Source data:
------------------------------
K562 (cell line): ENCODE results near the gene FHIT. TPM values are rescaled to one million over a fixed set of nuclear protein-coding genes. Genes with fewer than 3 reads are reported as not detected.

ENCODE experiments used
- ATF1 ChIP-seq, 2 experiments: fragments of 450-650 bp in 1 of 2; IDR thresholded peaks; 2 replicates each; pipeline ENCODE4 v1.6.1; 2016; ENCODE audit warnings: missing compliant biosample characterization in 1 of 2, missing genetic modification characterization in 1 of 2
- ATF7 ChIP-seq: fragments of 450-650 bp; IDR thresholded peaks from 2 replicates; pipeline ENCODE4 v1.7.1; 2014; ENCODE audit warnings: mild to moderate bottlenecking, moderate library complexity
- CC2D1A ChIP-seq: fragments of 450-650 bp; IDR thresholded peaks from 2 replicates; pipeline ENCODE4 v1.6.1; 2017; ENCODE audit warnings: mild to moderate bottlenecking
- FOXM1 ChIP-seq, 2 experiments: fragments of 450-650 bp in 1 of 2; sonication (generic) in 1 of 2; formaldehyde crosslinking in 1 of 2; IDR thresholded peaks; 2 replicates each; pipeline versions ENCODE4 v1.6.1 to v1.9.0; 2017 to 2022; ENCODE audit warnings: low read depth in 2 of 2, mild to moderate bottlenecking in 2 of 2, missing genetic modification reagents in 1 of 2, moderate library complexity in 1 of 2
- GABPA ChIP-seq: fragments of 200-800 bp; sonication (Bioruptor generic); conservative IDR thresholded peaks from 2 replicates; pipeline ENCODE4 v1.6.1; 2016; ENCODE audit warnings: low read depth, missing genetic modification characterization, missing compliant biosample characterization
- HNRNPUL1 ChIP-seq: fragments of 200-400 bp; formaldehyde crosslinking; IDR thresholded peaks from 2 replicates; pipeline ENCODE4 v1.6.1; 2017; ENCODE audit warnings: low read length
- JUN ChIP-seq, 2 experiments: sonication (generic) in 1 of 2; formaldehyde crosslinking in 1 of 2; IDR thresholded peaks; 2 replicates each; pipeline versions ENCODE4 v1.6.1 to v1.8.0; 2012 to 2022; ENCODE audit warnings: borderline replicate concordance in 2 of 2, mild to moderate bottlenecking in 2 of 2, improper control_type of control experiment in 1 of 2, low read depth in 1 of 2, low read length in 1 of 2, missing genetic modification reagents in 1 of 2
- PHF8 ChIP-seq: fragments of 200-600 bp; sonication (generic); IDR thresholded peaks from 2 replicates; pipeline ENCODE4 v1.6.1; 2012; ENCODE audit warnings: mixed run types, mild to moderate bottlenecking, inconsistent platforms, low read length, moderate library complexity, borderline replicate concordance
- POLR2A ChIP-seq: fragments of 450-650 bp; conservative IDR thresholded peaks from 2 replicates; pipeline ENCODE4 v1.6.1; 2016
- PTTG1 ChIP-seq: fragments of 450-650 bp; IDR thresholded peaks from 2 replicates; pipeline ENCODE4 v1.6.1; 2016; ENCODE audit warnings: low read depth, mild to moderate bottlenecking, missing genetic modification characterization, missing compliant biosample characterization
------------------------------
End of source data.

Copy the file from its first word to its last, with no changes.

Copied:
K562 (cell line): ENCODE results near the gene FHIT. TPM values are rescaled to one million over a fixed set of nuclear protein-coding genes. Genes with fewer than 3 reads are reported as not detected.

ENCODE experiments used
- ATF1 ChIP-seq, 2 experiments: fragments of 450-650 bp in 1 of 2; IDR thresholded peaks; 2 replicates each; pipeline ENCODE4 v1.6.1; 2016; ENCODE audit warnings: missing compliant biosample characterization in 1 of 2, missing genetic modification characterization in 1 of 2
- ATF7 ChIP-seq: fragments of 450-650 bp; IDR thresholded peaks from 2 replicates; pipeline ENCODE4 v1.7.1; 2014; ENCODE audit warnings: mild to moderate bottlenecking, moderate library complexity
- CC2D1A ChIP-seq: fragments of 450-650 bp; IDR thresholded peaks from 2 replicates; pipeline ENCODE4 v1.6.1; 2017; ENCODE audit warnings: mild to moderate bottlenecking
- FOXM1 ChIP-seq, 2 experiments: fragments of 450-650 bp in 1 of 2; sonication (generic) in 1 of 2; formaldehyde crosslinking in 1 of 2; IDR thresholded peaks; 2 replicates each; pipeline versions ENCODE4 v1.6.1 to v1.9.0; 2017 to 2022; ENCODE audit warnings: low read depth in 2 of 2, mild to moderate bottlenecking in 2 of 2, missing genetic modification reagents in 1 of 2, moderate library complexity in 1 of 2
- GABPA ChIP-seq: fragments of 200-800 bp; sonication (Bioruptor generic); conservative IDR thresholded peaks from 2 replicates; pipeline ENCODE4 v1.6.1; 2016; ENCODE audit warnings: low read depth, missing genetic modification characterization, missing compliant biosample characterization
- HNRNPUL1 ChIP-seq: fragments of 200-400 bp; formaldehyde crosslinking; IDR thresholded peaks from 2 replicates; pipeline ENCODE4 v1.6.1; 2017; ENCODE audit warnings: low read length
- JUN ChIP-seq, 2 experiments: sonication (generic) in 1 of 2; formaldehyde crosslinking in 1 of 2; IDR thresholded peaks; 2 replicates each; pipeline versions ENCODE4 v1.6.1 to v1.8.0; 2012 to 2022; ENCODE audit warnings: borderline replicate concordance in 2 of 2, mild to moderate bottlenecking in 2 of 2, improper control_type of control experiment in 1 of 2, low read depth in 1 of 2, low read length in 1 of 2, missing genetic modification reagents in 1 of 2
- PHF8 ChIP-seq: fragments of 200-600 bp; sonication (generic); IDR thresholded peaks from 2 replicates; pipeline ENCODE4 v1.6.1; 2012; ENCODE audit warnings: mixed run types, mild to moderate bottlenecking, inconsistent platforms, low read length, moderate library complexity, borderline replicate concordance
- POLR2A ChIP-seq: fragments of 450-650 bp; conservative IDR thresholded peaks from 2 replicates; pipeline ENCODE4 v1.6.1; 2016
- PTTG1 ChIP-seq: fragments of 450-650 bp; IDR thresholded peaks from 2 replicates; pipeline ENCODE4 v1.6.1; 2016; ENCODE audit warnings: low read depth, mild to moderate bottlenecking, missing genetic modification characterization, missing compliant biosample characterization